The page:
Chapter 2. Social Identity Complexity and Acceptance of Diversity

  1. Richard J. Crisp
  1. Marilynn B. Brewer

Published Online: 15 JUL 2010

DOI: 10.1002/9781444325447.ch2

The Psychology of Social and Cultural Diversity

The Psychology of Social and Cultural Diversity

How to Cite

Brewer, M. B. (2010) Social Identity Complexity and Acceptance of Diversity, in The Psychology of Social and Cultural Diversity (ed R. J. Crisp), Wiley-Blackwell, Oxford, UK. doi: 10.1002/9781444325447.ch2

Editor Information

  1. University of Kent, UK

Author Information

  1. University of New South Wales, Australia

Publication History

  1. Published Online: 15 JUL 2010
  2. Published Print: 23 JUL 2010

Book Series:

  1. Social Issues and Interventions

Book Series Editors:

  1. Marilynn B. Brewer

ISBN Information

Print ISBN: 9781405195621

Online ISBN: 9781444325447

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Keywords:

  • social identity - social identity complexity and diversity acceptance;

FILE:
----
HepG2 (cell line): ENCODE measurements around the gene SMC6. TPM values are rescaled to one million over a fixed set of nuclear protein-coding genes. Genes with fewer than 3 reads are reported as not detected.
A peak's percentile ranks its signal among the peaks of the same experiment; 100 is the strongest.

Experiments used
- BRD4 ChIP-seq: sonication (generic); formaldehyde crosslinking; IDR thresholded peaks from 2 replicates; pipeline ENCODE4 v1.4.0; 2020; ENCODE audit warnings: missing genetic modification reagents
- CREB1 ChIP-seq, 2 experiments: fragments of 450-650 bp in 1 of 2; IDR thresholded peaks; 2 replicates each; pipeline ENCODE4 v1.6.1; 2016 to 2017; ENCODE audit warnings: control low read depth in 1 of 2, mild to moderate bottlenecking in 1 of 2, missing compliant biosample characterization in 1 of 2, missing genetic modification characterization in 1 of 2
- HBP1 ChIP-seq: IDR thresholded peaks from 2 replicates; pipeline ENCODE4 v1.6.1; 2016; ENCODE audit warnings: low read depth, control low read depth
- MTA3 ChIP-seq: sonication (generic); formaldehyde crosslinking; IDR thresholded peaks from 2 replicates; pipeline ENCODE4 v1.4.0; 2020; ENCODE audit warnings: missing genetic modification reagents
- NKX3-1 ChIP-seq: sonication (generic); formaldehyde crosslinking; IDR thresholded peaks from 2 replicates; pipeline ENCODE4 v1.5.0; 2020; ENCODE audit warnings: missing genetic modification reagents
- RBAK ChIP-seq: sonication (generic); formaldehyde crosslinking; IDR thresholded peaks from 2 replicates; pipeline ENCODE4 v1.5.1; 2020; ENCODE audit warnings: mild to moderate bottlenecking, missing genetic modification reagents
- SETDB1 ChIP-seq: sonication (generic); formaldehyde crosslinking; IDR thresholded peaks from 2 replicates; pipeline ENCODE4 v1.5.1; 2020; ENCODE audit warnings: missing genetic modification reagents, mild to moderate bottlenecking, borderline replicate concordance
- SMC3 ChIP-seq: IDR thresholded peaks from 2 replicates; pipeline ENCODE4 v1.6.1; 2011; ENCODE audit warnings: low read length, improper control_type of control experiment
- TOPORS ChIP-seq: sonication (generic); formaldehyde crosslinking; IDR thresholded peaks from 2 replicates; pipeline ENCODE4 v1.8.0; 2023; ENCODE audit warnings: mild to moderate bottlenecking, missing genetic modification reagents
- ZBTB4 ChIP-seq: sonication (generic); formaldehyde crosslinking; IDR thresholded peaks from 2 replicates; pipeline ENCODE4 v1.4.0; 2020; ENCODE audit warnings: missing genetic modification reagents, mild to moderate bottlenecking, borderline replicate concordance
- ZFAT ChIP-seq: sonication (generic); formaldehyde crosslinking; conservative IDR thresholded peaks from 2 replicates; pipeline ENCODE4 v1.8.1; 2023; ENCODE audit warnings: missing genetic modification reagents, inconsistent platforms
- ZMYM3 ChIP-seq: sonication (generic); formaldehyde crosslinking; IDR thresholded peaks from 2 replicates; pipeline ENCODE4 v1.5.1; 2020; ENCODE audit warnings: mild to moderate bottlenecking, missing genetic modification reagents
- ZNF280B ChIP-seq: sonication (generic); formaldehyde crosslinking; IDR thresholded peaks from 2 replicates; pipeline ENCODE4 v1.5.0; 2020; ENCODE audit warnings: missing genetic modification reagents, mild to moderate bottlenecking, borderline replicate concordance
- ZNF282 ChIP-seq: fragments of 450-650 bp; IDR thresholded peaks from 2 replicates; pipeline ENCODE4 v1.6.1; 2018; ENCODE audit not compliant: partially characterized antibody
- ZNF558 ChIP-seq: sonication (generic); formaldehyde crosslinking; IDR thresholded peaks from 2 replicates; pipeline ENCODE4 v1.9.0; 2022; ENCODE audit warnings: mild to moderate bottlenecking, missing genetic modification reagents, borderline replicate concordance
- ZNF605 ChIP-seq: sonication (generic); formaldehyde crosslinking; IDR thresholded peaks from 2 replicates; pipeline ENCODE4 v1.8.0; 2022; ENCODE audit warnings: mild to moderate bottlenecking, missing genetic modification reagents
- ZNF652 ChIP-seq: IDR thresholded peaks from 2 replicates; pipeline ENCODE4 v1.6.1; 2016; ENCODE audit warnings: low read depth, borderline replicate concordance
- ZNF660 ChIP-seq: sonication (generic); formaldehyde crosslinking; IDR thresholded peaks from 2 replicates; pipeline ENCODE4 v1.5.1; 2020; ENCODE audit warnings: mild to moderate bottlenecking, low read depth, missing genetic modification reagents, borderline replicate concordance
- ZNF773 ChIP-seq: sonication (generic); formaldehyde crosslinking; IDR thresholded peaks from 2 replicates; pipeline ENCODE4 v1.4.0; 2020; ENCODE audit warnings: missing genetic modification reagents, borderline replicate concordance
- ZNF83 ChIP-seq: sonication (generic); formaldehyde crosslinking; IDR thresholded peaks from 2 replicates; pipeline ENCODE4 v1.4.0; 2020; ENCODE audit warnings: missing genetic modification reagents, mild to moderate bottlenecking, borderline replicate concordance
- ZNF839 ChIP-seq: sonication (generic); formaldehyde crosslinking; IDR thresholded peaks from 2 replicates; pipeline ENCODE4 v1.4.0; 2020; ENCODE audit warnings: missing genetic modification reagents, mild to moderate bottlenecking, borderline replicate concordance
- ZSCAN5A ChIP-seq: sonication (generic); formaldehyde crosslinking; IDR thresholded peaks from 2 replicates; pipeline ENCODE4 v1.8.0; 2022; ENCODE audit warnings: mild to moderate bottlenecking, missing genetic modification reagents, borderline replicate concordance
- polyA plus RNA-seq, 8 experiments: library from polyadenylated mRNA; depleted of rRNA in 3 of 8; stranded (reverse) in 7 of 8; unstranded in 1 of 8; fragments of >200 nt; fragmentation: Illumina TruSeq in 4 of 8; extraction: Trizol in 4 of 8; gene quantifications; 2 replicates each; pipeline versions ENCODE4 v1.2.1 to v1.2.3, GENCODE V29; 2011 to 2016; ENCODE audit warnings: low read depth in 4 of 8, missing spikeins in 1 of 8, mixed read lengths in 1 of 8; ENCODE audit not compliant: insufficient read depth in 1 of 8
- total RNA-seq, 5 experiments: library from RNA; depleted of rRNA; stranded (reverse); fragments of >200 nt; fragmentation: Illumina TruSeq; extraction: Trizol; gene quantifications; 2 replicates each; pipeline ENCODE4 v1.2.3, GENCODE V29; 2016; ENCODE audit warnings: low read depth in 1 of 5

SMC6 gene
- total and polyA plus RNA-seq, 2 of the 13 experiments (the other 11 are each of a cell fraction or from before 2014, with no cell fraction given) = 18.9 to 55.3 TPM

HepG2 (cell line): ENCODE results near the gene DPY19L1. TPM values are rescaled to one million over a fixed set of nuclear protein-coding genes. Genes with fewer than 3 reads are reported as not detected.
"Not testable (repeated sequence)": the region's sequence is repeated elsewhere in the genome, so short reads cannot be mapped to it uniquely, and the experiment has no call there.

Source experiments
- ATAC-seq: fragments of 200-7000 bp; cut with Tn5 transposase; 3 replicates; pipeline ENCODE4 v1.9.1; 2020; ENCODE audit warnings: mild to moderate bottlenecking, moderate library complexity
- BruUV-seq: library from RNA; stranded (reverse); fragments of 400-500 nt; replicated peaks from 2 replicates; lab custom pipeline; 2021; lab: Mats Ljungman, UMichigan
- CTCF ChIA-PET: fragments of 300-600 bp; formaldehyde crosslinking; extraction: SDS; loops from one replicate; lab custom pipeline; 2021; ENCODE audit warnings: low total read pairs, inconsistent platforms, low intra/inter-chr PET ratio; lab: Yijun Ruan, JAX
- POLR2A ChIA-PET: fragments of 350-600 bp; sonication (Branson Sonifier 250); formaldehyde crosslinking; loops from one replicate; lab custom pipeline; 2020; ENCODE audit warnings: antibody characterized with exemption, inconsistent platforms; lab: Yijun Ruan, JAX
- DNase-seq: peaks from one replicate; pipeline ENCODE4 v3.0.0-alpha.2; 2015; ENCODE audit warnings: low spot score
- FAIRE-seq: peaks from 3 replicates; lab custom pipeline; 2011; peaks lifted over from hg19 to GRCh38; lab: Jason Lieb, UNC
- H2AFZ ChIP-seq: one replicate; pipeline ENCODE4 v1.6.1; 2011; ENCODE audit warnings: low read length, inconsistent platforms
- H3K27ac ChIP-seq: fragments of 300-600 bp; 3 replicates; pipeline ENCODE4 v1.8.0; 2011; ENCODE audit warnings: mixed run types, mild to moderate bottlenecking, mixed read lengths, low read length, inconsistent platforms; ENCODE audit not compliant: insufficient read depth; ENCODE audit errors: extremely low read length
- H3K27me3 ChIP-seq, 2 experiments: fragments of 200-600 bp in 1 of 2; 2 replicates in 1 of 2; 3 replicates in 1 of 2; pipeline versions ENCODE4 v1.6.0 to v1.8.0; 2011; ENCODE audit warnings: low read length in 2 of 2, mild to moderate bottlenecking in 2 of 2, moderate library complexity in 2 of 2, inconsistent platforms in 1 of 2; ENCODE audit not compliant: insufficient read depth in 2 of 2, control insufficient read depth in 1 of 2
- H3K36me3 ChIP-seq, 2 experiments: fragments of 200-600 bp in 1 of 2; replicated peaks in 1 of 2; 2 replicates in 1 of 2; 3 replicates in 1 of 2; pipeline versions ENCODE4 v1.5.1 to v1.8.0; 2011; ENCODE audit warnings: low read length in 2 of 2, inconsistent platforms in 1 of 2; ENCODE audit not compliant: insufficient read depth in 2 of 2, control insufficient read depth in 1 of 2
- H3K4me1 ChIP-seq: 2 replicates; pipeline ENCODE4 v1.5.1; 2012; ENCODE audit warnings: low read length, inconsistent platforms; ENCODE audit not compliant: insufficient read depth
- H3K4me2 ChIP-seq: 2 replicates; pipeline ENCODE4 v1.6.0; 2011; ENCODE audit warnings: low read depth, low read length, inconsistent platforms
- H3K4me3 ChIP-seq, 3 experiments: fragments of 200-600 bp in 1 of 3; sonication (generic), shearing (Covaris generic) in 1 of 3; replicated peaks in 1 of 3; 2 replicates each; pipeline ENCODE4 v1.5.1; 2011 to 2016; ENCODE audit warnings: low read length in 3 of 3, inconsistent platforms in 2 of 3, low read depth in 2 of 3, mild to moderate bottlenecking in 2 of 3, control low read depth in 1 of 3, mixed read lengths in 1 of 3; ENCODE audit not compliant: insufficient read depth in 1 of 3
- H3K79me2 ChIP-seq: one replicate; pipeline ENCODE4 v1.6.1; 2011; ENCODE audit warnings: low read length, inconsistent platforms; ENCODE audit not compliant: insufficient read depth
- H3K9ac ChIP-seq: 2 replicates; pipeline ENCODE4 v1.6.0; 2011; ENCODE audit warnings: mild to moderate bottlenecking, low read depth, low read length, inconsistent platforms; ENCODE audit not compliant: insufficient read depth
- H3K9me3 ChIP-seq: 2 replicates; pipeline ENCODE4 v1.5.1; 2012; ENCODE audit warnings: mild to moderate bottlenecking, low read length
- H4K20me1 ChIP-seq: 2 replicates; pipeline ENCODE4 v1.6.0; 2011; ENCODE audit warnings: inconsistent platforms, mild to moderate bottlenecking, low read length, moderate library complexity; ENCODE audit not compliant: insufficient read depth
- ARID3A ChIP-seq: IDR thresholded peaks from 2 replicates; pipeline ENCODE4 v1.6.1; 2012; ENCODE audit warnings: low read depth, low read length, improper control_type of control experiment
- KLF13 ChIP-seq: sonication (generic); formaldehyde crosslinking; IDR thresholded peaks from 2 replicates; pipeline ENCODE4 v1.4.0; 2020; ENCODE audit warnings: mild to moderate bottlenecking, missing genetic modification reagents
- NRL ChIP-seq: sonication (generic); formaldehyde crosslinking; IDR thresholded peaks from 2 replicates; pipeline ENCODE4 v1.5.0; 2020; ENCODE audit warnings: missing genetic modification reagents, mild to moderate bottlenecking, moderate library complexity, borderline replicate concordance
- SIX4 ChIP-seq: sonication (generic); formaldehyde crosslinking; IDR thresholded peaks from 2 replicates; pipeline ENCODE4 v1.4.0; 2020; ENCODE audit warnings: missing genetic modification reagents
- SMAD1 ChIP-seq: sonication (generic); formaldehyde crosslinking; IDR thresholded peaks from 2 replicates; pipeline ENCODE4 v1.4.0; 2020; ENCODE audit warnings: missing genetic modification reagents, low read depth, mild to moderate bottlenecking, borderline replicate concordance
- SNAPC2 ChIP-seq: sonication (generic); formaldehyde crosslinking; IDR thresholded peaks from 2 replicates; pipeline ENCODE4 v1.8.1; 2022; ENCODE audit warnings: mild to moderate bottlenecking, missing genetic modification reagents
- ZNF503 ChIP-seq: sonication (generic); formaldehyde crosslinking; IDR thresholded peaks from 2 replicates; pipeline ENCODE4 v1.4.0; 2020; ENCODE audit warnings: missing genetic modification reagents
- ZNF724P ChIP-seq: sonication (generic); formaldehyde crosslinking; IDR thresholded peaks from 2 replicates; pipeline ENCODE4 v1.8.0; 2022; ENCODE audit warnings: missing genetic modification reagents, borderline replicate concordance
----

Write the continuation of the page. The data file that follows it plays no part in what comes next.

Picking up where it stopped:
• salient ingroup–outgroup differentiation - and range of group behavior;
  • dominant ingroup–outgroup distinction - conditions of novelty or uncertainty;
  • social identity complexity concepts - individual's cognitive representation of own ingroups;
  • crosscutting group membership - insufficient to reduce ingroup bias and intergroup discrimination;
  • cross-cutting identities - objective vs. subjective representations;
  • multiple group memberships, reducing importance of social identity;
  • social identity complexity concept - subjective structure of multiple group identities;
  • social identity complexity and experiential bases;
  • social identity complexity, chronic awareness of cross-categorization

Summary

This chapter contains sections titled:

  • Crosscutting Identities: Objective vs. Subjective Representations

  • Social Identity Complexity Theory

  • Measuring Social Identity Complexity: Perceived Membership Overlap

  • Motives Underlying Social Identity Complexity

  • Experiential Bases of Social Identity Complexity

  • Social Identity Complexity and Intergroup Relations

  • Implications for Pluralistic Societies and Public Policy

  • References